exploring drawing programs
Drawing abstractly in paint programs is a sort of like playing with fractal software. You manipulate a set of parameters, and in the process, travel through a kind of virtual space.  

After some time goes by, you either wind up lost, or find yourself in a location that feels special. In the latter case, you might want to preserve your findings, so that the special location may be visited later.

Revisiting the location, however, by-passes the time spent exploring, and instead teleports you to the destination instantaneously, i.e. re-opening a saved bitmap image.

This might be desired for someone else visiting the location for the first time. A lack of context or understanding as to how you arrived at the special location creates a sense of wonder.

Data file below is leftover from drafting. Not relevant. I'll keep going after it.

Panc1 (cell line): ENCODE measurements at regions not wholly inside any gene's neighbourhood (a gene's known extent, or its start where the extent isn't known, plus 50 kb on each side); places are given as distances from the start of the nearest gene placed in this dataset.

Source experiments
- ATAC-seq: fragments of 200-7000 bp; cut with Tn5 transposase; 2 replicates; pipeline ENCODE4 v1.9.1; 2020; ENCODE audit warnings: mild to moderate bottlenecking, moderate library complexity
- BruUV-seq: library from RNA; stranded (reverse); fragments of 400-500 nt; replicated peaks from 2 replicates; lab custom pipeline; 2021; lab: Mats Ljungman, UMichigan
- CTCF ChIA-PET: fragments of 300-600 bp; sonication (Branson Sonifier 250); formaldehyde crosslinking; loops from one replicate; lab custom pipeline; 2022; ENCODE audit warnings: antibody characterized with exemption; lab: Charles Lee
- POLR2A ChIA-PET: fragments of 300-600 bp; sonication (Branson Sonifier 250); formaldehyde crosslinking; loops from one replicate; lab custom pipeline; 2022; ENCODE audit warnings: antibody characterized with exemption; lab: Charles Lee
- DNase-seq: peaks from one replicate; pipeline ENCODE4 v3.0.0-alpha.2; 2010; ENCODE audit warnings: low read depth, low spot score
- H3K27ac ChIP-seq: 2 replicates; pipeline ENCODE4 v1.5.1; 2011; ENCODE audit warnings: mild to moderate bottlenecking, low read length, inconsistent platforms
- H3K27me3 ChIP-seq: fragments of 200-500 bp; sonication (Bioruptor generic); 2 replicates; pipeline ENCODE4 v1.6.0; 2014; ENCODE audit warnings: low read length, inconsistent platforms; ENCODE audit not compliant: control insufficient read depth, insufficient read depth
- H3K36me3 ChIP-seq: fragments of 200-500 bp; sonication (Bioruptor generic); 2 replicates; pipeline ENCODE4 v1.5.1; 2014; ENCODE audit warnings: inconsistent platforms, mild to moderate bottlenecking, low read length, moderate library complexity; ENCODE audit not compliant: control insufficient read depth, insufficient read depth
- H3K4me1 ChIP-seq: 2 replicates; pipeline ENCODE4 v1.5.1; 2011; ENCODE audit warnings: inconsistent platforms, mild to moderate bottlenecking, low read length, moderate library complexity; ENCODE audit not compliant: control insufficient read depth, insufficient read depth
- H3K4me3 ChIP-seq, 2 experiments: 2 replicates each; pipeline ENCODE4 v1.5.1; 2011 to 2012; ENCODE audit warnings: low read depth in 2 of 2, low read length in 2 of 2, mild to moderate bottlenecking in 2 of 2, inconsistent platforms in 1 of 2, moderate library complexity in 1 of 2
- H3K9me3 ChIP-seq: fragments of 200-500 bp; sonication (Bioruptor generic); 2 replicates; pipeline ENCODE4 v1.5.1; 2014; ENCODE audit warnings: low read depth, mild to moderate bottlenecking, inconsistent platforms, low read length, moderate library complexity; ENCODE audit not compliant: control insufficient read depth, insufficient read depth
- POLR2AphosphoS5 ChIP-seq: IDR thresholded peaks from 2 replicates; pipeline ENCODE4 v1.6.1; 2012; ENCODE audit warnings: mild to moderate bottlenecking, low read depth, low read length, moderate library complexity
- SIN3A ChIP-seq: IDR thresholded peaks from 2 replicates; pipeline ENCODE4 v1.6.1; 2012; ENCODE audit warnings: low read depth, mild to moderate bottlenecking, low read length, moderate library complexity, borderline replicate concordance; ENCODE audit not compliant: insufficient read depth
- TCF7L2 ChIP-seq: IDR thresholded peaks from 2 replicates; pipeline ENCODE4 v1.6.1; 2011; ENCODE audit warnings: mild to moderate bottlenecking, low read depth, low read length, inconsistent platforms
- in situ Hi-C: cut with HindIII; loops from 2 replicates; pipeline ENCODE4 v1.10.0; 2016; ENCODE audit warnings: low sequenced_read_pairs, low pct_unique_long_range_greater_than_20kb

A trade off is that the missing context--the exploratory period--might contain moments as interesting (if not more interesting) than the special location discovered during the exploration.

reverse image search
When google introduced its version of content-based image retrieval many years ago, I tried using it on my own abstract drawings to see what sort of visually similar content turned up.  

There were several 'okay' results, but a few results in particular that were so remarkably similar to my image query that I became immediately obsessed with the concept of reverse image searching--specifically trying to find what all that is out there, online, that looks similar to what I made, or wanted to make.

combining the two together
The following series of images are moments saved periodically during sessions of aimless wandering in photoshop.

After a few snapshots have been taken, a reverse image search is performed on each snapshot, and whatever ends up looking/feeling/seeming like the original image is saved and paired next to it.